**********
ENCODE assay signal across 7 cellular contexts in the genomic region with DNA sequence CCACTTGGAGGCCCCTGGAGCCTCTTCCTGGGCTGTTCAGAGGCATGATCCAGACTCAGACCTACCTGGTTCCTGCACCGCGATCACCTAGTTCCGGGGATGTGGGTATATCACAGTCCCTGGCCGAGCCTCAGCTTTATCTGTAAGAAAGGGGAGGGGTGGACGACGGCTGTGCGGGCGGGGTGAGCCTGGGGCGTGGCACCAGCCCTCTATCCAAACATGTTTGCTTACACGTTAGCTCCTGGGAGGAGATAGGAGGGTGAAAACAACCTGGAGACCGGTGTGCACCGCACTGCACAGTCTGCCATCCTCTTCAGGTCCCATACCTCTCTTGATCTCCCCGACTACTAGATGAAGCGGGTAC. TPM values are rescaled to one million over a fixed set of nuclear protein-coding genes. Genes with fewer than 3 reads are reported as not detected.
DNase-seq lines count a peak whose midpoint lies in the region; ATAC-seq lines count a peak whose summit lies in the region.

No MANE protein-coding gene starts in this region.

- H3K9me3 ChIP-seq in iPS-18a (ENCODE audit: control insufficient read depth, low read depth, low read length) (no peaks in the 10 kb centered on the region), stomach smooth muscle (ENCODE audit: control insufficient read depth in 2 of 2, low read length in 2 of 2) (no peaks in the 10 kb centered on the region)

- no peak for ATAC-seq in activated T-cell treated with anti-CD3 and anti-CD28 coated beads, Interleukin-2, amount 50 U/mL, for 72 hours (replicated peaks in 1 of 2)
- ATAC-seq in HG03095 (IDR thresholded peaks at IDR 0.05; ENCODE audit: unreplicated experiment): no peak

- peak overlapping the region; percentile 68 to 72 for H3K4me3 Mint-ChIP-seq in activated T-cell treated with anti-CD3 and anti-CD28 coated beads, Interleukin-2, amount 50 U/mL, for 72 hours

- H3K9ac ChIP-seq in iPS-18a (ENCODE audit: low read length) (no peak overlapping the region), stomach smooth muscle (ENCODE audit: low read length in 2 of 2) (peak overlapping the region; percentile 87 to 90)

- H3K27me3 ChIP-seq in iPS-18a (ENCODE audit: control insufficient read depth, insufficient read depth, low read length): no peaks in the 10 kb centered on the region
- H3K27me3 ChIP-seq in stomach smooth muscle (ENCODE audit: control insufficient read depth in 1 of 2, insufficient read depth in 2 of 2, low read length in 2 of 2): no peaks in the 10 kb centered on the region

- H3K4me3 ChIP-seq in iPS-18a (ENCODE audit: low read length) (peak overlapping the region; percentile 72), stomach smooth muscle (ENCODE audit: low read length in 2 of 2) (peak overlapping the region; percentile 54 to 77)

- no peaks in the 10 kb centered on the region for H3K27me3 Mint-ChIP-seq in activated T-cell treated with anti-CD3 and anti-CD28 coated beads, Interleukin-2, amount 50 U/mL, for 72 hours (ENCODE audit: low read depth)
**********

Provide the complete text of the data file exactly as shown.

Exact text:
ENCODE assay signal across 7 cellular contexts in the genomic region with DNA sequence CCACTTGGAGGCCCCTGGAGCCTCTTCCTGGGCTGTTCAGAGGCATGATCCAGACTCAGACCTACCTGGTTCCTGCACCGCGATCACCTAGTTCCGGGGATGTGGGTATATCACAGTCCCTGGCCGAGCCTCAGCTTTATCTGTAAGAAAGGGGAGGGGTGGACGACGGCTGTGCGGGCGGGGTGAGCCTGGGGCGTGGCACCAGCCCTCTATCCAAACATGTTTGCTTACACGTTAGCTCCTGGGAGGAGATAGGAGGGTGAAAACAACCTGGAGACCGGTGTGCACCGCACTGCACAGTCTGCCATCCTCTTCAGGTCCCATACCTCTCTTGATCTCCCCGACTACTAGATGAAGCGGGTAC. TPM values are rescaled to one million over a fixed set of nuclear protein-coding genes. Genes with fewer than 3 reads are reported as not detected.
DNase-seq lines count a peak whose midpoint lies in the region; ATAC-seq lines count a peak whose summit lies in the region.

No MANE protein-coding gene starts in this region.

- H3K9me3 ChIP-seq in iPS-18a (ENCODE audit: control insufficient read depth, low read depth, low read length) (no peaks in the 10 kb centered on the region), stomach smooth muscle (ENCODE audit: control insufficient read depth in 2 of 2, low read length in 2 of 2) (no peaks in the 10 kb centered on the region)

- no peak for ATAC-seq in activated T-cell treated with anti-CD3 and anti-CD28 coated beads, Interleukin-2, amount 50 U/mL, for 72 hours (replicated peaks in 1 of 2)
- ATAC-seq in HG03095 (IDR thresholded peaks at IDR 0.05; ENCODE audit: unreplicated experiment): no peak

- peak overlapping the region; percentile 68 to 72 for H3K4me3 Mint-ChIP-seq in activated T-cell treated with anti-CD3 and anti-CD28 coated beads, Interleukin-2, amount 50 U/mL, for 72 hours

- H3K9ac ChIP-seq in iPS-18a (ENCODE audit: low read length) (no peak overlapping the region), stomach smooth muscle (ENCODE audit: low read length in 2 of 2) (peak overlapping the region; percentile 87 to 90)

- H3K27me3 ChIP-seq in iPS-18a (ENCODE audit: control insufficient read depth, insufficient read depth, low read length): no peaks in the 10 kb centered on the region
- H3K27me3 ChIP-seq in stomach smooth muscle (ENCODE audit: control insufficient read depth in 1 of 2, insufficient read depth in 2 of 2, low read length in 2 of 2): no peaks in the 10 kb centered on the region

- H3K4me3 ChIP-seq in iPS-18a (ENCODE audit: low read length) (peak overlapping the region; percentile 72), stomach smooth muscle (ENCODE audit: low read length in 2 of 2) (peak overlapping the region; percentile 54 to 77)

- no peaks in the 10 kb centered on the region for H3K27me3 Mint-ChIP-seq in activated T-cell treated with anti-CD3 and anti-CD28 coated beads, Interleukin-2, amount 50 U/mL, for 72 hours (ENCODE audit: low read depth)